Thanks to the success of the invasion, Lucky Luciano became the subject of massive media hype, which culminated in radio broadcaster Walter Winchell proclaiming that the mobster should receive the Congressional Medal of Honor.39

With the Mafia in control of the Italian ports, the time was ripe for the implementation of Helliwell's plan for the funding of the postwar intelligence agency—a plan which relied on Luciano's network of narcotics distribution within the mean streets of inner-city America. Secretary of the Navy James V. Forrestal, OSS officials Allen Dulles and Murray Gurfein, and Lt. Commander Haffenden applied pressure on New York Governor Thomas E. Dewey—who as a prosecutor had brought Lucky to justice—to commute Luciano's prison sentence and deport him to Italy.40 Dewey complied even though the move was unprecedented; Luciano was a US citizen and not subject to deportation. But few expressed outrage when America's number one criminal was placed aboard the Laura Kleene, a seventy-ton freighter, for safe passage to Naples.41 Three years after the ship's departure, Forrestal, who kept a detailed record of his dealings concerning Luciano, was thrown out the window of the sixteenth floor of the Bethesda Naval Hospital, where he had been a patient.42 

The Helliwell plan also required Vito Genovese's return to the United States for the creation of a system of heroin distribution to the nightclubs of Harlem. This posed a problem, since Genovese was a fugitive wanted for the murder of Ferdinand Boccia, a fellow mobster. Measures had to be taken to ensure Vito's freedom. On June 2, 1945, the day after his arrival in New York harbor, Genovese was arraigned in court and pled not guilty. One week later, Peter LaTempa, a key witness for the prosecution, took some medicine for his gall stones and was found dead in his solitary cell, where he had been placed for protection. An autopsy later revealed enough poison in his system “to kill eight horses.”43 On June 10, Jerry Esposito, the second witness, was found shot to death beside a road in Norwood, New Jersey. All charges against Genovese were dropped. In a memo dated June 30, 1945, Brigadier General Carter W. Clarke wrote that the records regarding Genovese from military intelligence were so “hot” that they should be “filed and no action taken.”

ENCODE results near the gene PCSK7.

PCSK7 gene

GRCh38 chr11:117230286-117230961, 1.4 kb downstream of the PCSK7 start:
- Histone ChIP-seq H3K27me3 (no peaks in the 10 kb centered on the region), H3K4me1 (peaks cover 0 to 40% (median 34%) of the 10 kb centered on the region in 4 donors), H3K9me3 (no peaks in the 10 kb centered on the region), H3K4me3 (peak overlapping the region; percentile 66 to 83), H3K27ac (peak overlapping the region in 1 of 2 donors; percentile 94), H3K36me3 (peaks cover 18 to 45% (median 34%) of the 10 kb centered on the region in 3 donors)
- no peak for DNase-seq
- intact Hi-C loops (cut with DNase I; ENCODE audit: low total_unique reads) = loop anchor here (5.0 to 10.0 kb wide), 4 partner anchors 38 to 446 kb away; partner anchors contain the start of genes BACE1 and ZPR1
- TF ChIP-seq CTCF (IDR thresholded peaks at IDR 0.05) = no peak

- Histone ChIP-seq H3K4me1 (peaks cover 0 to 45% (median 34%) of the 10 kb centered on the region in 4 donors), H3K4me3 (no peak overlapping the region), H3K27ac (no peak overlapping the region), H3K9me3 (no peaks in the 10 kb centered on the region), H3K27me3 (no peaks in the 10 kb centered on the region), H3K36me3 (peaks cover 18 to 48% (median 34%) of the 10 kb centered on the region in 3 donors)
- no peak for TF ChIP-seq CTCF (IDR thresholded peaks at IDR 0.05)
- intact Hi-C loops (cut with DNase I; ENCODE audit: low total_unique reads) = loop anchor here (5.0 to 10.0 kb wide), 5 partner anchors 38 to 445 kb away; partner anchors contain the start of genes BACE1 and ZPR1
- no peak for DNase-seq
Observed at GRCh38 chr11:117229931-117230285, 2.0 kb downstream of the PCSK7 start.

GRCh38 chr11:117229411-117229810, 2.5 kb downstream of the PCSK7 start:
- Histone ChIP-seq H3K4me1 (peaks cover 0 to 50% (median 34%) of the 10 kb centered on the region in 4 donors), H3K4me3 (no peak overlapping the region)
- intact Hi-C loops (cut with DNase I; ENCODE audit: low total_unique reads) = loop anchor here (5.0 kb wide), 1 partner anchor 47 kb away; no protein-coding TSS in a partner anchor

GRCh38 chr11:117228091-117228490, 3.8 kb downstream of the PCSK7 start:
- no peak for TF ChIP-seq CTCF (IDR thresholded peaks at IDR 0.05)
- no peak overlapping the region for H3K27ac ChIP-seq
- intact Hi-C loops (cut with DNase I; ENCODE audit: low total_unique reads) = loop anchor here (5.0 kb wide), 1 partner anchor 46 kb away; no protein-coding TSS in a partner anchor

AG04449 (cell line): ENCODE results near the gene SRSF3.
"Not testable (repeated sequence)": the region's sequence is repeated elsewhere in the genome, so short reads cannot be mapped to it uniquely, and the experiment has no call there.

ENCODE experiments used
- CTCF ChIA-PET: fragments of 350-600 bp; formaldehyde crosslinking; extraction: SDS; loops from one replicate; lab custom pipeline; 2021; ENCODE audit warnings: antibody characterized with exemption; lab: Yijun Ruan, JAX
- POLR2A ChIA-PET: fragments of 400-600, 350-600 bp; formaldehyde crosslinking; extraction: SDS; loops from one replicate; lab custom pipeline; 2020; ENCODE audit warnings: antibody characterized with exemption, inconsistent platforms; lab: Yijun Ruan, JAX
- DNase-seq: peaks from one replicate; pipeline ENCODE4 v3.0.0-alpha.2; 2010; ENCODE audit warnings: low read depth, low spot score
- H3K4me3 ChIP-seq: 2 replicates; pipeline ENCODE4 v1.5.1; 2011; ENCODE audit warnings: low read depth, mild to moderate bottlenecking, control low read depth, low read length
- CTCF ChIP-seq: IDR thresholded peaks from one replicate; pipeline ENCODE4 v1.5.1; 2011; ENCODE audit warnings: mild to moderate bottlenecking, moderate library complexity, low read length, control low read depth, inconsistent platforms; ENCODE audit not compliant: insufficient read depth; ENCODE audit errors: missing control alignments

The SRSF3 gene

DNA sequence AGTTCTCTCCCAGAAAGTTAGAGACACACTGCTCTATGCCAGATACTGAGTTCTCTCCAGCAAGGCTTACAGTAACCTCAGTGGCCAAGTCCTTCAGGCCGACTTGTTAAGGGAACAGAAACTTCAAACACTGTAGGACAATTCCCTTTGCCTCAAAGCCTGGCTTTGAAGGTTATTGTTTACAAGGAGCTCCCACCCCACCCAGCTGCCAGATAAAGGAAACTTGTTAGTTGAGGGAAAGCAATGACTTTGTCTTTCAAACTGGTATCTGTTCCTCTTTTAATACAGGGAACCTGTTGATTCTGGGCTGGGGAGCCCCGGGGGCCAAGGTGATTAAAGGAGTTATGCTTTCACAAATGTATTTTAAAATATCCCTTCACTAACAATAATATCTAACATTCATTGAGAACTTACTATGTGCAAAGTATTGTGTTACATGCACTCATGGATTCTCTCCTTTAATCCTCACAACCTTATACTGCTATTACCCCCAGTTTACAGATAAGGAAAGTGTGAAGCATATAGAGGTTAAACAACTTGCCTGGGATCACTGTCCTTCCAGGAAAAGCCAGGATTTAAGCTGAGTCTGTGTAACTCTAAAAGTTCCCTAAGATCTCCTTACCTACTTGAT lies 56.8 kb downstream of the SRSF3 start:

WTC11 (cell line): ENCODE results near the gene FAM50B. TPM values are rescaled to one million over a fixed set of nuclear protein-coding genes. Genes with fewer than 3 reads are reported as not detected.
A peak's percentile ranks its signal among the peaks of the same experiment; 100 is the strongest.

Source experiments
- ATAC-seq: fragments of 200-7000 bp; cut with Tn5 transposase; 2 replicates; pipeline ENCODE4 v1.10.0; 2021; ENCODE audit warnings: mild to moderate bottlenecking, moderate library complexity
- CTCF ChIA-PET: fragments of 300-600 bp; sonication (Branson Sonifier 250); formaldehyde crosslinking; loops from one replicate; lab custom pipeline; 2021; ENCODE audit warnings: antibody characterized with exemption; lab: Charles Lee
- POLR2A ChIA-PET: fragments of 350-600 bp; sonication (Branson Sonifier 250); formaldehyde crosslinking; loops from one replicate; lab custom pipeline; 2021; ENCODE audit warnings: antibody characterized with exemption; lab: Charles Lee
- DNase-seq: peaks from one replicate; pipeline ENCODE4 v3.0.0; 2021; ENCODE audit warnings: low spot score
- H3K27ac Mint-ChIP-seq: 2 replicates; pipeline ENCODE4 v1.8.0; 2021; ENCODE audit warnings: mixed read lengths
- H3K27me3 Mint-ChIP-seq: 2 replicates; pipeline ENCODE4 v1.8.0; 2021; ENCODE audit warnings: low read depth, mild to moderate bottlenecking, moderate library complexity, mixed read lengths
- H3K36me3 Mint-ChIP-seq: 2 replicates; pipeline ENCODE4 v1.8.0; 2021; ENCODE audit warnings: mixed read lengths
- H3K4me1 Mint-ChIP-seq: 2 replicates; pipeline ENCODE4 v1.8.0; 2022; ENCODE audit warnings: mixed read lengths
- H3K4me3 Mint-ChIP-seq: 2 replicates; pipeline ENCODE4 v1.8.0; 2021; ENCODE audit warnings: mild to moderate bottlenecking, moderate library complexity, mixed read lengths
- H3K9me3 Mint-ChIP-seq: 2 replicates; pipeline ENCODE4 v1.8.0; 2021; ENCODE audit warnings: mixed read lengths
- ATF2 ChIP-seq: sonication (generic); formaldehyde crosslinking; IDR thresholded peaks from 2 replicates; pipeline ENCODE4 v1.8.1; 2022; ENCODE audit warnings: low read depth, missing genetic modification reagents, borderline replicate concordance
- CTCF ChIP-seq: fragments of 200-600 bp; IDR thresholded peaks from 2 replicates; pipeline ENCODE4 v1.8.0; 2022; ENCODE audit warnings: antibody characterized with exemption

In the summer of 1946, Luciano arrived in his hometown of Lercara Friddi in Sicily, where he received a hero's welcome. Hundreds of people lined the streets waving small American flags. A four-piece band played “The Stars and Stripes Forever” as the mayor, draped in a red sash, ushered the American mobster out of a police car.44 “Half the people I met in Sicily was in the Mafia,” Lucky later reflected, “and by half the people, I mean half the cops, too. Because in Sicily, it goes like this: the Mafia is first, then your own family, then your business, and then the Mafia again.”45 

In October, at the request of US intelligence agents, Lucky traveled to Cuba where he met with Frank Costello, Vito Genovese, Albert Anastasia, and Meyer Lansky to discuss the Helliwell plan. Also in attendance were Mike Miranda, Joseph Magliocco, Joe Adonis, Tommy Lucchese, Joe Profaci, Willie Moretti, the Fischetti brothers (heirs to Al Capone), and Santo Trafficante—all important members of the American Mafia. The conference was held at the Hotel Nacional, where Frank Sinatra made his Havana singing debut in honor of Luciano.46 Several of the Mafiosi voiced their opposition to Lucky's plan by maintaining that dealing in junk was beneath them. But, at the end of the conference, all became convinced that providing heroin to blacks was simply giving them what they wanted and who cared what happened to “niggers.”47